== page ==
Before tearing your lawn apart to grow a new one, you may need to examine it to see if the grass is truly dead or is just in a dormant state that can be revived.


7 thoughts on “How To Revive St. Augustine Grass? 4 Tips to Bring it Back”

  1. I dont know if my grass is dead dead or dying or of i need to rake the dead bits and reseed or what.
    Could you guys email me so I can email pictures back and see if we can fix my lawn? Thank you!

  2. I recently moved to Austin, Texas with my brother. His St Augustine yard appears to have a lower level of dead grass in the front- in the back he has patches that just look burned.. do I send you pics for your advice- signed ‘Texas Rookie’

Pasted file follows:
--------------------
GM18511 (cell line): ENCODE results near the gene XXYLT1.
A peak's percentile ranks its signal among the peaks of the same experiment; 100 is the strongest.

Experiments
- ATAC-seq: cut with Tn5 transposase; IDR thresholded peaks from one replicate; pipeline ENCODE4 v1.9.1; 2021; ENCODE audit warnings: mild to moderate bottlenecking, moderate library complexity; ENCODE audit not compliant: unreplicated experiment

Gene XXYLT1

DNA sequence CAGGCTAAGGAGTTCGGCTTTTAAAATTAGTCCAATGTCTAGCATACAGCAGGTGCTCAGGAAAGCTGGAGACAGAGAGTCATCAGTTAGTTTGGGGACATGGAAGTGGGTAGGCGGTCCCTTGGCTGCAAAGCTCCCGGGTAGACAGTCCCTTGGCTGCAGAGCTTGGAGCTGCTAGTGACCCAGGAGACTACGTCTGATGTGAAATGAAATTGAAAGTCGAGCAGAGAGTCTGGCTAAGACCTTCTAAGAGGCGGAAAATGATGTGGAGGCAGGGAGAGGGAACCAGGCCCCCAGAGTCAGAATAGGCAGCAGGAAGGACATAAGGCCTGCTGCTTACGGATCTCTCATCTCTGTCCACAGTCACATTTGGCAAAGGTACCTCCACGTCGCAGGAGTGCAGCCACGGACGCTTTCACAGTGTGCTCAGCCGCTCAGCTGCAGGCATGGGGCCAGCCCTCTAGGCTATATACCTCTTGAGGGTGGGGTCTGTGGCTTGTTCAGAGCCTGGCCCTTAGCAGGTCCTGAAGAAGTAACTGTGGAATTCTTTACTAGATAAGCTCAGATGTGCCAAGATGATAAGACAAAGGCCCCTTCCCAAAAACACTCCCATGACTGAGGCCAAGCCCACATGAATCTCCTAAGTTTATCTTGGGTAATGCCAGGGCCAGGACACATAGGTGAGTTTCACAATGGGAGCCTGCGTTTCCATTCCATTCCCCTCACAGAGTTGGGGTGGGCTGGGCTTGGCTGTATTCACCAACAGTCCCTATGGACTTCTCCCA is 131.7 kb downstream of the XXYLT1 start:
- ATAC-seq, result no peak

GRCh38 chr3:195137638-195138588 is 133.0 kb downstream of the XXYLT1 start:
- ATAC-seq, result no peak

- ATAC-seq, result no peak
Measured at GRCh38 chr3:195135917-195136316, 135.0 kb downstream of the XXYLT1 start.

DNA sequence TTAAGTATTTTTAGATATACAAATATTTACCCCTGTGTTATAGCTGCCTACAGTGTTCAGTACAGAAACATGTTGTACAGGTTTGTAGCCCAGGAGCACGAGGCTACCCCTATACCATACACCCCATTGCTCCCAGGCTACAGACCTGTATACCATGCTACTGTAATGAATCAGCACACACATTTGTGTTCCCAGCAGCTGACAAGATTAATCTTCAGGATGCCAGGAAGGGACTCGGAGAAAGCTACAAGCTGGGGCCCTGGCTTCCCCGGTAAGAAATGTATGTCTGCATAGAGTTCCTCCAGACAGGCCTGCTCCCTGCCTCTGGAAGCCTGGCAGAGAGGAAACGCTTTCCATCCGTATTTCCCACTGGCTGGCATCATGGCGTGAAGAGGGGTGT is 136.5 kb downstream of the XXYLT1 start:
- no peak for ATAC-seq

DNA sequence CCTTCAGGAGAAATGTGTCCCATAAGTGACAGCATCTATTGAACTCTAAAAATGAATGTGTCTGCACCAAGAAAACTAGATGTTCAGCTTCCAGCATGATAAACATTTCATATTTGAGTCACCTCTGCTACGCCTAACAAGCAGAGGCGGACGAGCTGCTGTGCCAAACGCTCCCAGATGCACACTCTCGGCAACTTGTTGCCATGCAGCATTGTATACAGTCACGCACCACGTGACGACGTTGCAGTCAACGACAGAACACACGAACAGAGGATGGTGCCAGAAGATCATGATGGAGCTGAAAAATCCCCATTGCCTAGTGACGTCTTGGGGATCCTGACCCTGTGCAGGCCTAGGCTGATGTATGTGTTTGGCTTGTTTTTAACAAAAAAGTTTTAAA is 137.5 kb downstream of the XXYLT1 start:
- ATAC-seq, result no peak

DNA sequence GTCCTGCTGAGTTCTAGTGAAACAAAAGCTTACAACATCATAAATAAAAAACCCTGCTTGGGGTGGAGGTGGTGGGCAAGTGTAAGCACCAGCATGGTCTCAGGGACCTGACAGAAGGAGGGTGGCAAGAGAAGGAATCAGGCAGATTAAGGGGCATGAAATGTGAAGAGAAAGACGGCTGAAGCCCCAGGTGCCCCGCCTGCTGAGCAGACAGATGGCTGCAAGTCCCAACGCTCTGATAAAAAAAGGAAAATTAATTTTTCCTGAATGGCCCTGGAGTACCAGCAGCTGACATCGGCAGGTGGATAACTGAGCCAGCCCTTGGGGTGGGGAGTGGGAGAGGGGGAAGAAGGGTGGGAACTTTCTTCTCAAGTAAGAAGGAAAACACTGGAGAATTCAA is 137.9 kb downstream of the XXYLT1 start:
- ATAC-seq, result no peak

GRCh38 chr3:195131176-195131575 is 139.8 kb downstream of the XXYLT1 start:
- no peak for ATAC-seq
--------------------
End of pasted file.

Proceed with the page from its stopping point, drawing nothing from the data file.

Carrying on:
Ps he has a sprinkler system on a timer and hAs a very high water bill

  3. We just had three hard freezes in South Texas. My St Augustine grass, that use to be nice and green, now looks dormant. How best to bring along to life? Thanks.
    Ruben Saenz

  4. i live in corpus christi, texas.we got several days of 20 – 30 degreese st. augustine is brown. it has been 4 days since since this weather,temps.are getting back to normal 65-72 degrees,sunny.what can i do at this point to help my grass ?

    • Due to the freeze, it may be resting, at least that’s what we are all hoping for after the freak freeze. I would not do anything ‘yet’, wait a few more weeks until at least mid-March and see if you are starting to see some greening up again.